This piece is something of a thought piece, triggered by some recent trends. While I do refer to past posts, I am not giving links. I am simply getting ideas down.
When the NSW Government first released its State Plan, I gave it the credit to take it seriously. I first analysed social and economic trends within New England to create a framework for the analysis of the Plan itself. I then looked at the structure and detail of the Plan itself and compared this with my analysis of New England's needs.
While I gave the Government full credit for its efforts, I concluded that the plan was too bitsy, simply an aggregation of existing targets and performance indicators. Even if every target in the plan was achieved, my conclusion was that its practical effect in meeting New England's needs would be negligible. I note that the Plan is presently being updated. This may change my conclusions.
Subsequently, the NSW Government released a series of strategies focused on actions required to meet projected population growth in Sydney and along the NSW coastal strip. Again I analysed them. I concluded that they were mechanistic. I also doubted that that the population targets were achievable, given that the assumptions seemed to imply a continued drift in population from inland NSW that I thought was unlikely to eventuate. If anything, and taking inland NSW as a whole, I thought that pattern of decline was beginning to reverse itself.
Since I wrote, higher levels of overseas migration have changed the equation somewhat.
Population growth in Greater Sydney has always been heavily determined by the combination of overseas migration with emigration from the city. Sydney has always attracted migrants, although its share of the total Australian migrant intake is, I think, showing signs of structural decline. At the same time, Sydney has been loosing population for many decades from out-migration to coastal NSW and to Queensland.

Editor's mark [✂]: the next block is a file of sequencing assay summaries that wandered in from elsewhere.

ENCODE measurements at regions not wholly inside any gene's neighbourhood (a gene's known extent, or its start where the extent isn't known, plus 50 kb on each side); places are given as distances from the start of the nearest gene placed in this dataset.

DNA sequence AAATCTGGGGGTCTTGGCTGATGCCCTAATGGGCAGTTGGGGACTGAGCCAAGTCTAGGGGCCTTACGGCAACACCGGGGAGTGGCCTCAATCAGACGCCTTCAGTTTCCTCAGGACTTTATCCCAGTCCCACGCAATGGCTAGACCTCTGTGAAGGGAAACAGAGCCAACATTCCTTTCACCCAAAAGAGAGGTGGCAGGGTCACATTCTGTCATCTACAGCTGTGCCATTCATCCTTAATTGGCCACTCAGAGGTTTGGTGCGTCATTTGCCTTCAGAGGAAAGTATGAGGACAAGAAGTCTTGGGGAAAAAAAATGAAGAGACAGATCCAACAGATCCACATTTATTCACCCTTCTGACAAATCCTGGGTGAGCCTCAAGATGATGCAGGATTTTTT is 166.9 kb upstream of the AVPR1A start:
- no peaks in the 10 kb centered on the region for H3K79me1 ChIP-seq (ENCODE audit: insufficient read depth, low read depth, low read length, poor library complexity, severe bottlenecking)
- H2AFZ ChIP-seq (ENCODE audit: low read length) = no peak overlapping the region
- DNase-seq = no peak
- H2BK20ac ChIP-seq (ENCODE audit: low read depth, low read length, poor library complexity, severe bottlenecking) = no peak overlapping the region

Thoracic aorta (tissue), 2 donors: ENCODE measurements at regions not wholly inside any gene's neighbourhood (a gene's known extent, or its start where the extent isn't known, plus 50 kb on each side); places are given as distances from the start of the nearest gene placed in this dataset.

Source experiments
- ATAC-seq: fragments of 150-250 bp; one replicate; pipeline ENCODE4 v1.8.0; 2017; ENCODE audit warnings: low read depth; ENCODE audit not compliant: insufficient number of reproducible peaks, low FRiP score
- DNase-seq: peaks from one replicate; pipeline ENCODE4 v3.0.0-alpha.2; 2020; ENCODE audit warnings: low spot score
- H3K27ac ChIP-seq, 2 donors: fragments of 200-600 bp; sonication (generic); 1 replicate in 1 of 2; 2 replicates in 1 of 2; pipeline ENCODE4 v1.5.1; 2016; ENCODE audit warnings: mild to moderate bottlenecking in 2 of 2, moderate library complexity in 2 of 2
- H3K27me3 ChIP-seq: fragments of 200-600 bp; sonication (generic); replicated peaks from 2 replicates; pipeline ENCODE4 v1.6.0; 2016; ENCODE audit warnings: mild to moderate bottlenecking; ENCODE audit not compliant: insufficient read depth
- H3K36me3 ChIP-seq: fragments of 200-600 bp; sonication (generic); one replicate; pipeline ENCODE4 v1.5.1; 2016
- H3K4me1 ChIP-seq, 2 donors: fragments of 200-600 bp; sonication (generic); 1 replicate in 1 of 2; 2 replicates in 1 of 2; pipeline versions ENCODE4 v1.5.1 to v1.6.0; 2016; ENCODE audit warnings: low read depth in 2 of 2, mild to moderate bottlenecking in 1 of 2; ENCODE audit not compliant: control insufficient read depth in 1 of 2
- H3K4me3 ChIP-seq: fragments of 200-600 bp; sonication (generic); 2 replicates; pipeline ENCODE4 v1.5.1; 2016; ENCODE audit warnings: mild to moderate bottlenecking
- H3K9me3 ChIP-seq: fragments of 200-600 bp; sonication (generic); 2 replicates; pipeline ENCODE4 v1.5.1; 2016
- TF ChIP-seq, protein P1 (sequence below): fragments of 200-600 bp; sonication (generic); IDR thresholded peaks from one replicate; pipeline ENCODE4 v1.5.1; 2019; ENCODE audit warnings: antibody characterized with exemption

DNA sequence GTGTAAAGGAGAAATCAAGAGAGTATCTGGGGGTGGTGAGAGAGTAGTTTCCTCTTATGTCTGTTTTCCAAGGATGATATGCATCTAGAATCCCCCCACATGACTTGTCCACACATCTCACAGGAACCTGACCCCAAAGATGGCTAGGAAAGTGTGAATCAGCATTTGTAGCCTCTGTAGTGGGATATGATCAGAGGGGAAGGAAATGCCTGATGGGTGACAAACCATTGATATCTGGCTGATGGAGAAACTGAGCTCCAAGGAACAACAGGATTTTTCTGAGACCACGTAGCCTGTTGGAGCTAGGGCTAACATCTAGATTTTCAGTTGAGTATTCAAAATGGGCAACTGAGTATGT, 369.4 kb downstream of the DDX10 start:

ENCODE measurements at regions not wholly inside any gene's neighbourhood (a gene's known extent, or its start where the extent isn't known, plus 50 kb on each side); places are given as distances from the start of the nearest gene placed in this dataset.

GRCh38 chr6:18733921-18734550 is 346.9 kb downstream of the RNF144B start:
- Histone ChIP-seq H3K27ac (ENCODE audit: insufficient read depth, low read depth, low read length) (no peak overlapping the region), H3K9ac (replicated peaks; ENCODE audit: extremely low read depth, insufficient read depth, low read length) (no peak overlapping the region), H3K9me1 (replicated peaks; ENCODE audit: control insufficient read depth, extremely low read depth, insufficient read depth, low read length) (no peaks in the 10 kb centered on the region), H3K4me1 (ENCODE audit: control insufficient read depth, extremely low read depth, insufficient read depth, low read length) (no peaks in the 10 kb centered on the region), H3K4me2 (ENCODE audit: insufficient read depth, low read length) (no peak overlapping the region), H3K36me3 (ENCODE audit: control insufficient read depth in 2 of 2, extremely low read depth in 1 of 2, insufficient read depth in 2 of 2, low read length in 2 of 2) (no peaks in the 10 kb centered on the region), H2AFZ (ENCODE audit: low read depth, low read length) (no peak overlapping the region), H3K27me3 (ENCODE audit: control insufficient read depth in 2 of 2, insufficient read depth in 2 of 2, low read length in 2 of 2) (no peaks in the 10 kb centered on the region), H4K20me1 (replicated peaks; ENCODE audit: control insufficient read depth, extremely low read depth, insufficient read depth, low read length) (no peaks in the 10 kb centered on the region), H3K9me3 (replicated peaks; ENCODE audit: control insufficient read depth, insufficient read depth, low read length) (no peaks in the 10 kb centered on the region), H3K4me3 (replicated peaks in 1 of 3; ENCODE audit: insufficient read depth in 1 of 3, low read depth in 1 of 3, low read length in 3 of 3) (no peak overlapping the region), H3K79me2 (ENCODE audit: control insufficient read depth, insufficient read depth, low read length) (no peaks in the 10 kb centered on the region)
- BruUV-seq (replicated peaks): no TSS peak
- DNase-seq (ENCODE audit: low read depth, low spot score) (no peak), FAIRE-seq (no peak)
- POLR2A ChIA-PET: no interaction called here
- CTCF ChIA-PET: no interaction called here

Sydney's overall growth depends on the balance between the two. An increase in the rate of natural population combined with very high overseas migration levels means that rate of population growth in Greater Sydney has increased quite noticeably.
Assuming no change to current high levels of overseas migration, no further change in Sydney's share of the total migrant intake and no increase in the rate of emigration from Sydney, the original population projections look more likely. However, I remain cautious.
If you look at my comments to this point, I am obviously critical of the way the NSW Government approaches its role. However, in saying this I am also conscious of the way in which the progressive fragmentation of NSW, something unique to NSW, has progressively constrained the freedom of the NSW government. Sydney still tries to manage NSW as though it was a meaningful unit, whereas it is in fact a a political and statistical construct made up of increasingly disparate parts.
It is this issue of fragmentation that I want to address in this post.
The Marchland Concept
In looking at the geographic basis of support for the New England New State Movement, the geographer Eric Woolmington suggested that this was greatest where the relative spheres of influence of Sydney and Brisbane overlapped. Using catchment analysis based on population distributions, he defined a theoretical boundary. This placed much of the Northern Rivers and the Northern Tablelands within the Brisbane sphere.
He then used a variety of measures to identify the actual boundary of influence. This placed the boundary much further north, if south of the formal geographic boundary. He concluded that the strongest new state support lay in the geographic area between the theoretical boundary and the formal boundary, with support rising as the formal boundary was a approached.
Similar analysis can be applied to the Riverina, the other area of NSW with sustained support for home rule. In the case of the Riverina, there is a further rough measure that you can use, the sporting boundary between Australian Football and Rugby League.